Rhodes really was a slow bowler, not quick and low flight to the pitch, after Lock's manner. At the end of his career he proudly maintained that "Ah were never hooked and Ah were never cut," a pardonable exaggeration considering the proportion of truth in it. Rhodes seldom pitched short. "Best ball on a 'sticky' pitch is a spinnin' half-volley," such was his doctrine. And he bowled to his field with the precision of high mathematics. Ernest Tyldesley once told me that he often had no alternative but to play at least three balls an over, on a batsman's wicket, straight to mid-off, an inch off the spot where Rhodes had planted mid-off.

Rhodes made himself into a batsman by practice and hard thinking. He was one of the first batsmen to adopt the full-fronted stance, left shoulder pointing to forward leg. But it is a mistake to suppose that his batting was perpetually dour and parsimonious in strokeplay. In the Test match against the Australians at Lord's in 1912, England had first innings on a rain-damaged pitch. Wisden relates that Rhodes, with Hobbs as company, so monopolised the hitting that his share of 77 runs amounted to 52. On the whole and naturally enough, Rhodes distrusted the romantic gesture. One day in conversation with him, I deplored the absence in modern cricket of the cut. "But it were never a business stroke," he maintained.

While he was actively engaged in the game he was not a man given to affability. He was known as a natterer on the field; and to natter in the North of England means to talk naggingly, most to oneself, with the intention of being overheard. At Old Trafford in the 1930s Lancashire reached a total of 500 against Yorkshire. The Lancashire captain, Leonard Green, was about to take the bowling of Rhodes when the score was 499. Green was sure in his mind that a total of 500 would never again, or not for decades, be achieved by Lancashire against Yorkshire. He therefore determined that come what may he would himself score the five hundredth run. So he blocked a ball from Rhodes, then ran like the wind. The ball was picked up by Emmott Robinson at silly-point, and hurled to the bowler's end, where it struck Rhodes on the wrist even as Green got home by the skin of his teeth. And in all the scurry and excitement Wilfred was heard to mutter, while he retrieved Robinson's violent throw, "There's somebody runnin' up and down this wicket. Ah don't know who it is, but there's somebody runnin' up and down this wicket."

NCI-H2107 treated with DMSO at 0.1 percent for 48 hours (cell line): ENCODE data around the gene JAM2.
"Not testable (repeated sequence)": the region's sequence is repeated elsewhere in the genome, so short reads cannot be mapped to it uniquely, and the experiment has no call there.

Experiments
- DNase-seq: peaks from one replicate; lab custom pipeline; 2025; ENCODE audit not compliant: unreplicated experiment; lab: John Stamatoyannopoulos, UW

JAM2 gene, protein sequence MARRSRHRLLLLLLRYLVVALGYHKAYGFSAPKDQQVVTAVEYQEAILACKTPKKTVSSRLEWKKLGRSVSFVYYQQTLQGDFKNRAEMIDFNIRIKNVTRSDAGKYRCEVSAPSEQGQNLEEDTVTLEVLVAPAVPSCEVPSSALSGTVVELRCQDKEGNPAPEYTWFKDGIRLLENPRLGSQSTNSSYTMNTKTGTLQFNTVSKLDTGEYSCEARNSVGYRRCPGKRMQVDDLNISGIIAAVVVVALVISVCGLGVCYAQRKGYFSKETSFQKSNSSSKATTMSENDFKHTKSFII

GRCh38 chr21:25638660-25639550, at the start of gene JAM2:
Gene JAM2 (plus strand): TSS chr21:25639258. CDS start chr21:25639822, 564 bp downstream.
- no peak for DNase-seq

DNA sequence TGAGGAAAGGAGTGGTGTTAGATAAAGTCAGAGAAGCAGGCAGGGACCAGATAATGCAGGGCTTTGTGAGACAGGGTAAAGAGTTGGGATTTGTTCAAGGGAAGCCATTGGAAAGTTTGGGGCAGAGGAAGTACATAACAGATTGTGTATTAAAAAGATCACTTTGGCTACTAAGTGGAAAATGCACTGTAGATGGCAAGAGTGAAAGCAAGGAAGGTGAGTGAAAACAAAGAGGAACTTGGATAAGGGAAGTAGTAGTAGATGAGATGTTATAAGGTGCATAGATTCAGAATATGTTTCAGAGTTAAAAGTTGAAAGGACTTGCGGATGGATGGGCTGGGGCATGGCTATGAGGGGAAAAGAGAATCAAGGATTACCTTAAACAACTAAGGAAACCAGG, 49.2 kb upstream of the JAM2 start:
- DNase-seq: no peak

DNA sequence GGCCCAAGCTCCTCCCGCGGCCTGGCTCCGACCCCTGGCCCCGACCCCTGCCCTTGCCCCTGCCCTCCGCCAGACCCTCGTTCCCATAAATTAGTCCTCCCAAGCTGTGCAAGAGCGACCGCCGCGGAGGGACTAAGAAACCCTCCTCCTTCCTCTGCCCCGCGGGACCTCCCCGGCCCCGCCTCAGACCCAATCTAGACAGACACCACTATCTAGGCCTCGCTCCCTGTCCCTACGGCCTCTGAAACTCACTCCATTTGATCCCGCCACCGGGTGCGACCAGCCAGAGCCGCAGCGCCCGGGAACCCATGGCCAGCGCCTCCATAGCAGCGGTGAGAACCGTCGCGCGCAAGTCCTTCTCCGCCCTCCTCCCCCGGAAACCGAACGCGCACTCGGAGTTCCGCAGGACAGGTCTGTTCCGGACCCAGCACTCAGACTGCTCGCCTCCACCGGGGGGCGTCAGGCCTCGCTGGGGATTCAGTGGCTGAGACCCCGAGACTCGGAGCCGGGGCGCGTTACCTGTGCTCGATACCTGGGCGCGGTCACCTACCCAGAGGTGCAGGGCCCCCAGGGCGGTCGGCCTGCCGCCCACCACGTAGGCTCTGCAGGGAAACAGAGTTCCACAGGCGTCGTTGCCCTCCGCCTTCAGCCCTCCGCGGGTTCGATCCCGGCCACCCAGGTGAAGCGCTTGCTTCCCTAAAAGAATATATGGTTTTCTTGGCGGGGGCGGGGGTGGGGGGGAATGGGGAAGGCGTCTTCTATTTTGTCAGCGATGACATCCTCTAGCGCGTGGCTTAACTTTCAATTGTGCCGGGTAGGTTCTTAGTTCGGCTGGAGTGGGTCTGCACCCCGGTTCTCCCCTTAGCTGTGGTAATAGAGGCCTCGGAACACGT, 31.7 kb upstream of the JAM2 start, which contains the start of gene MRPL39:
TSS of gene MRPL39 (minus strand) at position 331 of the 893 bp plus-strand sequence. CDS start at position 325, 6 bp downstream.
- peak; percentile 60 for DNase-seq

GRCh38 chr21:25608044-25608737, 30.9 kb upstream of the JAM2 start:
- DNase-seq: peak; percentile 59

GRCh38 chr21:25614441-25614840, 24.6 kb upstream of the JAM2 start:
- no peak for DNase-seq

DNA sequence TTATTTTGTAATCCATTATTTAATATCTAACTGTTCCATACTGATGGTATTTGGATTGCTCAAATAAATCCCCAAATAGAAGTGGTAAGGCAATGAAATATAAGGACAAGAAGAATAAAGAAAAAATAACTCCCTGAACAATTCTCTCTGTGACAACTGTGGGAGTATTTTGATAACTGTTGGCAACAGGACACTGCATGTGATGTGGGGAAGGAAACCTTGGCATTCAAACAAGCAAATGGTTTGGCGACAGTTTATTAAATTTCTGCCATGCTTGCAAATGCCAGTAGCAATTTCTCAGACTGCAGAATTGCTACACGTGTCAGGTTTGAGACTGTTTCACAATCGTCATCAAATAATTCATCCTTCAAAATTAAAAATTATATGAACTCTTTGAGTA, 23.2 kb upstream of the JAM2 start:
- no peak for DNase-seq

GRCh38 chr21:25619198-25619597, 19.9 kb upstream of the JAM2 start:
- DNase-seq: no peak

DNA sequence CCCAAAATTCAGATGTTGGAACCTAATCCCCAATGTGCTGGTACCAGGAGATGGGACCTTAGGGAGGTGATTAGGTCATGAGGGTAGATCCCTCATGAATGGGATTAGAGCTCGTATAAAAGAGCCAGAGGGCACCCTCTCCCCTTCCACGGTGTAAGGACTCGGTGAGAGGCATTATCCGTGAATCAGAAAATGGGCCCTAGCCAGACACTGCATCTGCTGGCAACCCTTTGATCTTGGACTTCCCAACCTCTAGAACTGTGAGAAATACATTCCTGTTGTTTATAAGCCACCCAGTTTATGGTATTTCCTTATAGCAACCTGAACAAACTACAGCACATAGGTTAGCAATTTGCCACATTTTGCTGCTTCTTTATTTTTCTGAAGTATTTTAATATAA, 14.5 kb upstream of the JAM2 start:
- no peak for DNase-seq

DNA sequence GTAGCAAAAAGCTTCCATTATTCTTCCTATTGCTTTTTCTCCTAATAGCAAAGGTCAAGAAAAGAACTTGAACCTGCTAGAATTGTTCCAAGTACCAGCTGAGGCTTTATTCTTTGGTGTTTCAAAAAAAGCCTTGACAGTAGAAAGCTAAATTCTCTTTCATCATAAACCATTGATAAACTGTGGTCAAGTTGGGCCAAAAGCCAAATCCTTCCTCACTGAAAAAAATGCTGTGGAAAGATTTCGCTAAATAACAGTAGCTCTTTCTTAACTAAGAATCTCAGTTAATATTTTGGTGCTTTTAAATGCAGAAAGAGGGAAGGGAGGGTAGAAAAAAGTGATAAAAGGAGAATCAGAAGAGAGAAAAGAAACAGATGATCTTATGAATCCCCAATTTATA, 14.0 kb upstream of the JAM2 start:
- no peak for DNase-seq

He was a great player, one of the greatest of cricket's history, not only for his all-round performances denoted by the statisticians: nearly 40,000 runs scored in 37 seasons and 4,184 wickets taken. He was great because his cricket was redolent and representative of Yorkshire county. In his old age he lost his eyesight and found his tongue. He accepted his affliction philosophically, and consoled himself by a flow of genial chatter never before heard from him. He attended cricket as long as health would permit. With an acquired sense he was able to follow the play. "He's middlin' the ball right." But it was his delight in his last years to recall the old days. I asked him what he thought of Ranjitsinhji. "He were a good bat were 'Ranji.' But I always fancied myself getting him leg before doin' that leg glance of his." I tried again. What did you think of Trumper? "'E were a good bat were Victor." There was no advance on a good bat in Wilfred's vocabulary of praise. Once, though, he let himself go. I asked him his opinion of Sidney Barnes as a bowler. "The best of 'em today is half as good as Barnie." He intended this as a compliment to the champions of today.

I last saw him as his daughter, Muriel, and her husband Tom Burnley, led him out of Trent Bridge at the close of play of a Test match. More than fifty years ago he had first played for England, on this same ground, in 1899, when he was 21. Now he was going home to Canford Cliffs, Bournemouth, white stick in hand, arm in arm with his son-in-law, his face ruddy after hours sitting and listening to cricket, and whether he knew it or not, himself a permanent part of the game's history and traditions.

This memoir first appeared in The Guardian and is reproduced by kind permission of the Editor.

© John Wisden & Co